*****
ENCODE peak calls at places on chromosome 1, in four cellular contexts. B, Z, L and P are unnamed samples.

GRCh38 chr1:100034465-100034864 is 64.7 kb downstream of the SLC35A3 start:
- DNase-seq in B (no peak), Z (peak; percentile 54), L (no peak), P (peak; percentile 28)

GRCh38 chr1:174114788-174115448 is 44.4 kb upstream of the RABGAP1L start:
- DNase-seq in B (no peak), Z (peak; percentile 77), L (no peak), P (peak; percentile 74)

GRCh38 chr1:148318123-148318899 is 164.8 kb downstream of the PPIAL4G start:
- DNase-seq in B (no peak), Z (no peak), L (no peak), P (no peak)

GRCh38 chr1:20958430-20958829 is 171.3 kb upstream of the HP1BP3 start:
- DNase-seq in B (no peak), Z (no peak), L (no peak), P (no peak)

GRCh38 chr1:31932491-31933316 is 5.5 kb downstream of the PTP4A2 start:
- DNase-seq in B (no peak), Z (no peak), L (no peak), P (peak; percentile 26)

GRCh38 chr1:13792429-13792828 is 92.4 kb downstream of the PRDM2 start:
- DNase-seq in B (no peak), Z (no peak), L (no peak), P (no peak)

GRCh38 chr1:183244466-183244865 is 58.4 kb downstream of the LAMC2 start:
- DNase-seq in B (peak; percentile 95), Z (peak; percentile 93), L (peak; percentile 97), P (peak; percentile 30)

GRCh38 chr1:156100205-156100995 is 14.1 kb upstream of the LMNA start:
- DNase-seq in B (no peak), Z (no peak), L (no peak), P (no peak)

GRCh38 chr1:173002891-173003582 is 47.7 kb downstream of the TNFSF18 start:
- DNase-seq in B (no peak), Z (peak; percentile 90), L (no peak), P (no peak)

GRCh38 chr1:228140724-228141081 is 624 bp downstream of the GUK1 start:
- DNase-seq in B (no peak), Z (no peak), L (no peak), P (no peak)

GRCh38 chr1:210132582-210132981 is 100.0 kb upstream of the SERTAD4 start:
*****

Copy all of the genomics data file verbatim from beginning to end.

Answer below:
ENCODE peak calls at places on chromosome 1, in four cellular contexts. B, Z, L and P are unnamed samples.

GRCh38 chr1:100034465-100034864 is 64.7 kb downstream of the SLC35A3 start:
- DNase-seq in B (no peak), Z (peak; percentile 54), L (no peak), P (peak; percentile 28)

GRCh38 chr1:174114788-174115448 is 44.4 kb upstream of the RABGAP1L start:
- DNase-seq in B (no peak), Z (peak; percentile 77), L (no peak), P (peak; percentile 74)

GRCh38 chr1:148318123-148318899 is 164.8 kb downstream of the PPIAL4G start:
- DNase-seq in B (no peak), Z (no peak), L (no peak), P (no peak)

GRCh38 chr1:20958430-20958829 is 171.3 kb upstream of the HP1BP3 start:
- DNase-seq in B (no peak), Z (no peak), L (no peak), P (no peak)

GRCh38 chr1:31932491-31933316 is 5.5 kb downstream of the PTP4A2 start:
- DNase-seq in B (no peak), Z (no peak), L (no peak), P (peak; percentile 26)

GRCh38 chr1:13792429-13792828 is 92.4 kb downstream of the PRDM2 start:
- DNase-seq in B (no peak), Z (no peak), L (no peak), P (no peak)

GRCh38 chr1:183244466-183244865 is 58.4 kb downstream of the LAMC2 start:
- DNase-seq in B (peak; percentile 95), Z (peak; percentile 93), L (peak; percentile 97), P (peak; percentile 30)

GRCh38 chr1:156100205-156100995 is 14.1 kb upstream of the LMNA start:
- DNase-seq in B (no peak), Z (no peak), L (no peak), P (no peak)

GRCh38 chr1:173002891-173003582 is 47.7 kb downstream of the TNFSF18 start:
- DNase-seq in B (no peak), Z (peak; percentile 90), L (no peak), P (no peak)

GRCh38 chr1:228140724-228141081 is 624 bp downstream of the GUK1 start:
- DNase-seq in B (no peak), Z (no peak), L (no peak), P (no peak)

GRCh38 chr1:210132582-210132981 is 100.0 kb upstream of the SERTAD4 start: